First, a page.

So, Term 4 somehow never happened last year. Luckily, we can always fall back on unschooling. And the copious amounts of reading that we tend to do, even when we’re at our busiest. Like most homeschooling parents (and perhaps other parents too?), sometimes I worry about whether I’m doing enough to further my children’s education. After all, when you’re trying to idealistically combine the best educational tactics of the Classical world, the Renaissance humanists, and the 19th century British, it’s pretty easy to fall a little short of the ideal. And how do you gauge their progress without grades or standardized tests? Well, there are lots of ways, and I employ several. But for me, the most rewarding indicators of progress are the little moments when they suddenly say something that blows me away. Like yesterday at breakfast, when Axa asked out of the blue, “Mommy, who do you think was the greater general, Caesar Augustus or Alexander the Great?” A spontaneous and enlightening discussion followed.
Of course I was thrilled to hear her ask such a thoughtful question. And I was also relieved. Her ability to compare and contrast two military leaders from different civilizations showed that she had absorbed, understood, and been interested in what I had been trying to teach her. This was in spite of the fact that my “teaching” over the past few months has unfortunately been reduced to letting her listen to librivox recordings of On the Shores of the Great Sea as bedtime stories. I unfortunately failed to clarify new vocabulary, have her properly narrate to me after listening, or engage her in the “great conversation.” Somehow, she learned anyway. This is not to say that she would not have learned more had I done it properly. It just confirms to me that even when we’re plopping ourselves down in multiple foreign countries, drowning in various languages, and floundering in general chaos ourselves, our children pick up quite a lot along the way. In fact, it is only now that we’ve left Italy that I notice how much Italian Axa and Dominique really know, despite my really pathetic attempts at any kind of regular system of instruction. They still use it in their play together, and they try it out on people here in Tunisia too, where it is at least as likely to be understood as English. They have now expressed a (very natural) interest in learning French. So we started learning our first French primary song, “Je suis enfant de Dieu,” yesterday. Thank goodness for being able to download both a pdf of the sheet music and an mp3 of the song from lds.org.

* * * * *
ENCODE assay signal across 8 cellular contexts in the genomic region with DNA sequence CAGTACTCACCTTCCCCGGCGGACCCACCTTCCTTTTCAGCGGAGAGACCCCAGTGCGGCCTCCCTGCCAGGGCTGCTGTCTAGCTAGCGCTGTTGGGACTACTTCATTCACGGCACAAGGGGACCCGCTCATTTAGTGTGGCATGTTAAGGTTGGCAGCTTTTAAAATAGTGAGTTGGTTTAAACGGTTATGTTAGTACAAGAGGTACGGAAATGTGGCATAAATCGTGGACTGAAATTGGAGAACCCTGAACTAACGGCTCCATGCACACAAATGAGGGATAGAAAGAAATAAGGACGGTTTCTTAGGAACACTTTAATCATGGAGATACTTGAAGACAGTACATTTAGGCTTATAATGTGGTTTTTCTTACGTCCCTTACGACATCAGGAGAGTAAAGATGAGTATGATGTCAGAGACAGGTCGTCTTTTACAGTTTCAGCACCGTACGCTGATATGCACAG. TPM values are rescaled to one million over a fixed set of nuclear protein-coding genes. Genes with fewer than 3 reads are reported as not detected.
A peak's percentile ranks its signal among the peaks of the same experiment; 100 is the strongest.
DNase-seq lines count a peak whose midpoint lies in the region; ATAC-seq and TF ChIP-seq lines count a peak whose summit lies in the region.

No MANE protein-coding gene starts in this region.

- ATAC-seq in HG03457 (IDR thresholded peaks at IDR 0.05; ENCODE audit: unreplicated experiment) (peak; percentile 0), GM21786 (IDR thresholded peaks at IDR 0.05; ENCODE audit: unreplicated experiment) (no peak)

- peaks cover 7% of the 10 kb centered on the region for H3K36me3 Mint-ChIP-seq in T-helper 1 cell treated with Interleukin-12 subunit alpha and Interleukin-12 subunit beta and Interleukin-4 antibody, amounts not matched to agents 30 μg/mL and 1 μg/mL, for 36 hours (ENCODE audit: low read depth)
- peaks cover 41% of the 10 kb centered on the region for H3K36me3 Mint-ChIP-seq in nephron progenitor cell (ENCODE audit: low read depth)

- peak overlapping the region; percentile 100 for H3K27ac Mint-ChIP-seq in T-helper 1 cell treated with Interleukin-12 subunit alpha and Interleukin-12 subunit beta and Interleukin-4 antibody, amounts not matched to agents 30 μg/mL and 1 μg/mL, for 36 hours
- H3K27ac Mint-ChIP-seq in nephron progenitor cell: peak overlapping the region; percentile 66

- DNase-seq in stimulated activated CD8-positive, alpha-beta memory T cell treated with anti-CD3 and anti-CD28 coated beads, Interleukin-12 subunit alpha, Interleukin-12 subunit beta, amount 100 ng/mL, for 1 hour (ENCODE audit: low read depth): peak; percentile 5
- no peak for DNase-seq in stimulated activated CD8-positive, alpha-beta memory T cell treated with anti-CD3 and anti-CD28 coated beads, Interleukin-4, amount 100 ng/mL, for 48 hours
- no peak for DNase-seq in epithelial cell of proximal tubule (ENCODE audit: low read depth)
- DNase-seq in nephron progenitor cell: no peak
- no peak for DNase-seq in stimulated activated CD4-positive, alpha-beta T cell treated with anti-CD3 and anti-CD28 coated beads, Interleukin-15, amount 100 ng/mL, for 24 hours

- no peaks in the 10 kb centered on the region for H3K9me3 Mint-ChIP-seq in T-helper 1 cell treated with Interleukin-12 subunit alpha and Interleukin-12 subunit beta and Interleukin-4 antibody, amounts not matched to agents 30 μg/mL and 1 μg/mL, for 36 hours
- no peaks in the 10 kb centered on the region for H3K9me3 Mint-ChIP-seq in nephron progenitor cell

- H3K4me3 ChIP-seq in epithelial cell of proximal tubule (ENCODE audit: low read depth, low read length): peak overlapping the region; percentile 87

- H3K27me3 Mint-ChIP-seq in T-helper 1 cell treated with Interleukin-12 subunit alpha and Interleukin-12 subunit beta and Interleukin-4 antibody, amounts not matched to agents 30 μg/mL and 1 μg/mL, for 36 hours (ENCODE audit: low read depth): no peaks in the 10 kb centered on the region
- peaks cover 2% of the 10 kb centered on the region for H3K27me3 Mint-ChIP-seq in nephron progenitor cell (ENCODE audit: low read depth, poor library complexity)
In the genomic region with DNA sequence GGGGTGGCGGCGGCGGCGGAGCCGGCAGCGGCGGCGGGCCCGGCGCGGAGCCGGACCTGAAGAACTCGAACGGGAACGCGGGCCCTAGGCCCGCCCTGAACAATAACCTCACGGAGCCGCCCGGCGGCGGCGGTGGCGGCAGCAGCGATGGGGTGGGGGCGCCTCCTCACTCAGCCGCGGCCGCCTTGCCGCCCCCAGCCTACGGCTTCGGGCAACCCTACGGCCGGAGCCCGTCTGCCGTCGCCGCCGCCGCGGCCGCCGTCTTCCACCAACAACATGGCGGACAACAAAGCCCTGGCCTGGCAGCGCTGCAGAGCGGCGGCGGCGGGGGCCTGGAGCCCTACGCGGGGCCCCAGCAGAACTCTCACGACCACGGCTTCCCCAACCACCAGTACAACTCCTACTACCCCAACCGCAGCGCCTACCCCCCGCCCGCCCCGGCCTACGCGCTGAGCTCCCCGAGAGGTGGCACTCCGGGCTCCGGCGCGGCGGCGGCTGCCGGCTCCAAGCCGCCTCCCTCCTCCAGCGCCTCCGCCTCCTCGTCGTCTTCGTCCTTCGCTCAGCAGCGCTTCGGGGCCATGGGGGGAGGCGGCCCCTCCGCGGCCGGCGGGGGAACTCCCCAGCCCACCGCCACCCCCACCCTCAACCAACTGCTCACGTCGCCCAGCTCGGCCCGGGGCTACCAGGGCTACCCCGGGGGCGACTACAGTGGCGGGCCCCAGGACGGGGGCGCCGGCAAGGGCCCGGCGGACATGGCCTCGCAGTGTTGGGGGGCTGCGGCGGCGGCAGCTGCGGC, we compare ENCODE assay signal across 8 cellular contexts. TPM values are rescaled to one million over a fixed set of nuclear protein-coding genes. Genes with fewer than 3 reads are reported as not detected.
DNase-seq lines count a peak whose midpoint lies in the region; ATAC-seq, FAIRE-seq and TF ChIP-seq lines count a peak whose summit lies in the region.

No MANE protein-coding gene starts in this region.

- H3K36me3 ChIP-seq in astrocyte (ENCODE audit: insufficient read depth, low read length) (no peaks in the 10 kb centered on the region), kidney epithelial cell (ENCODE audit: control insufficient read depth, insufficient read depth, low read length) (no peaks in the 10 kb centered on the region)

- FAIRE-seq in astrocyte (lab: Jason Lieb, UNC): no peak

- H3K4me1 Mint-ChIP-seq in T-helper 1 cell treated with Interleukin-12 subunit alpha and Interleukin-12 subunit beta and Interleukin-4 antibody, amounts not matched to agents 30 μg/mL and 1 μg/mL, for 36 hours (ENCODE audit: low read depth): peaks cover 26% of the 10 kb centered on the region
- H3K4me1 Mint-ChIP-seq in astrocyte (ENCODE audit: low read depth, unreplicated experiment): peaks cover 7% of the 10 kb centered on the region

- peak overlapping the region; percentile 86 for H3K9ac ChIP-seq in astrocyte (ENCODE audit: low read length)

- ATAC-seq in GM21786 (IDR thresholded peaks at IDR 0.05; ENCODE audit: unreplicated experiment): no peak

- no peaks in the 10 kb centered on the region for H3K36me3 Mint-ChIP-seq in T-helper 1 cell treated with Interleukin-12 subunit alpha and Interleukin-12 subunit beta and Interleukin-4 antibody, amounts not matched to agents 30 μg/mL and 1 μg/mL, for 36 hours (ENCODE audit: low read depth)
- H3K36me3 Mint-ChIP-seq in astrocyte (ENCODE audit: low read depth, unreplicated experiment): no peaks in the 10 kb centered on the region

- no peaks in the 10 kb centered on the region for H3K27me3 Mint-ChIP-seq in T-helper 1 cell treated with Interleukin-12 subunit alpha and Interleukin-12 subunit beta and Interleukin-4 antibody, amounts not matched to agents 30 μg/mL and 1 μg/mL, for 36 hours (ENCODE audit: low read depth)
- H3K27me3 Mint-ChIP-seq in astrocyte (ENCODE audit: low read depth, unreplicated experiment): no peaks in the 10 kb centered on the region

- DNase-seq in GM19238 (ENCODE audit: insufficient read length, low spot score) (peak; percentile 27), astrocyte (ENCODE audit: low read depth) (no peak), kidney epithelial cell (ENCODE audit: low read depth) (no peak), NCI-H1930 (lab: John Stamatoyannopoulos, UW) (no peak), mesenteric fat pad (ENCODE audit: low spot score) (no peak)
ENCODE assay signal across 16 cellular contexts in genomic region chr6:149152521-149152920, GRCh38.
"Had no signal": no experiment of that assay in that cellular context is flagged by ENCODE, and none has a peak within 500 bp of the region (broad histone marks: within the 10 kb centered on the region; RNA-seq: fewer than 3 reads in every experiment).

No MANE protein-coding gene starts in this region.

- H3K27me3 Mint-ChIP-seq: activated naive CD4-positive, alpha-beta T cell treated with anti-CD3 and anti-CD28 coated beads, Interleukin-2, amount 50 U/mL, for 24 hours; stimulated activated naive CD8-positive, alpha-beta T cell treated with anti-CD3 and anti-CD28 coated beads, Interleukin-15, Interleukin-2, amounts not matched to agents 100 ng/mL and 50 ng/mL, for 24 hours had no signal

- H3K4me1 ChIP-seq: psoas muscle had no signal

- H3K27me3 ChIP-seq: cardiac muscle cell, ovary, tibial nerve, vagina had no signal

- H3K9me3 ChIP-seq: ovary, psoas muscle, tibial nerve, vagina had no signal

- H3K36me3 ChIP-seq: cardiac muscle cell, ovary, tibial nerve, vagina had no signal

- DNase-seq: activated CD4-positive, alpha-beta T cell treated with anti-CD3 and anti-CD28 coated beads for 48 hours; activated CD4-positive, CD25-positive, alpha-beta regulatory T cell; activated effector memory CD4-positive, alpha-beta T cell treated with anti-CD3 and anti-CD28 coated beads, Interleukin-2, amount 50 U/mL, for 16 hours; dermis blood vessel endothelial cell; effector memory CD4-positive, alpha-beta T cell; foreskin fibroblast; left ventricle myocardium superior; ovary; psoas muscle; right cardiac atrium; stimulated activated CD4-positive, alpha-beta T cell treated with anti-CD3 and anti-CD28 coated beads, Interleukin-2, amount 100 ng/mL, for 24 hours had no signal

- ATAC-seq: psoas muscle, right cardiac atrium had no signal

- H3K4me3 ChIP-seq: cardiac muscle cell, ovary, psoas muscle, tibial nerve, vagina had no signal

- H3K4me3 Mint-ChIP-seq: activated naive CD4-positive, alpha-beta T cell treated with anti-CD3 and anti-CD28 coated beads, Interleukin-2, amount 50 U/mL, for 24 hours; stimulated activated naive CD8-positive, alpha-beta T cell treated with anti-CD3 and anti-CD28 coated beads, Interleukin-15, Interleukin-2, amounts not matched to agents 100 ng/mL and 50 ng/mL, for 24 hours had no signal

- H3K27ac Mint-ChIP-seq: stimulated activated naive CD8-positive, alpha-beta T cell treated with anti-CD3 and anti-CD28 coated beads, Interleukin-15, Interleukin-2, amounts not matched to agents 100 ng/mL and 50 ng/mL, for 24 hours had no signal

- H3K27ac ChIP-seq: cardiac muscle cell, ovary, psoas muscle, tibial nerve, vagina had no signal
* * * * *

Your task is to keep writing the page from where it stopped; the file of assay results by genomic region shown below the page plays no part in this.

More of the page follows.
During our week at hotels last month, I modified my “no-T.V.” rule to “no English T.V.,” and they ended up watching a lot of Popeye in French and anime in Arabic. I know that’s a pathetic excuse for education, but we were on vacation. Kind of.
For her sixth birthday, we used the money Grammy sent to buy Axa a pair of goldfish. She’s very serious about taking care of “Little Red-Head” and “Little Gold-Fin,” as they’ve been christened. And thanks to Grandma Betty, Axa became the proud owner of her very first Kindle book a few days ago. It’s a 100-year-old book of simple fairy tales, written especially for beginning readers. She’s thrilled to have her own Kindle book, and she’s just on the verge of independent reading. Dominique watches her in fascination, not to mention consternation. Monday night at 9:00 (yes, that’s well past our bedtime), he said he wanted to learn to read. He directed me to make the words on the Kindle their largest size, and then asked me to help him sound out each word. After twenty minutes, I finally sent him to bed. We’ll see if the enthusiasm lasts, but I guess as long as it does, I’ll do reading with him every day too.
Our new house not only came with some miscellaneous pieces of genuine Corinthian columns, but also included a gigantic coffee-table book on Tunisian mosaics. Apparently, the world’s best museum on Roman mosaics is in Tunis, and thousands of gorgeous mosaics have been found all over Tunisia, including some very well-preserved ones in underground houses that the Romans here built to keep themselves cool. Dominique and Axa have already spent hours poring over the pictures in our book, and identifying all the Roman deities they find in the mosaics, including an impressive Neptune-head with lobster claws that look like horns. They were thrilled to see some cheap, tacky replicas in the Hammamet medina when we took a turn in there today. I’m sure they would have been even more thrilled had we bought some, as would the dozens of pathetically idle shopkeepers, who eagerly tried to engage us in conversation, since we remain the only tourists around.
By the way, does anyone know of a worldwide online plant/animal finder? I was really good in Ireland, and looked up lots of the stuff we saw around, but since then I’ve become a slacker. I’d love to find a website that can tell me about the flora and fauna of our environment no matter where we move, rather than having to find obscure websites on everything from shellfish of Ireland to insects of Tunisia. Is that asking too much?
As far as socialization goes, the Bobbles spent a few hours yesterday with a retired general in the Tunisian army, who is the owner of our house, and likes to call them Aisha and Ali. He and his wife came down and spent the day here while they had a new oven installed and refreshed the flower gardens. We’ve also met two other lovely Mormon families that we get together with in Tunis every week. They both have children around the ages of ours, so Axa and Dominique get some “kid time” too.
Anyway, that’s been about the extent of homeschooling at Casteluzzo Academy for the past while. But I’m gearing up for a new term, and making all my usual grandiose plans. We’re always shooting for the stars here, and even when we land in the mud, we usually discover that the mud just happens to be full of Roman ruins.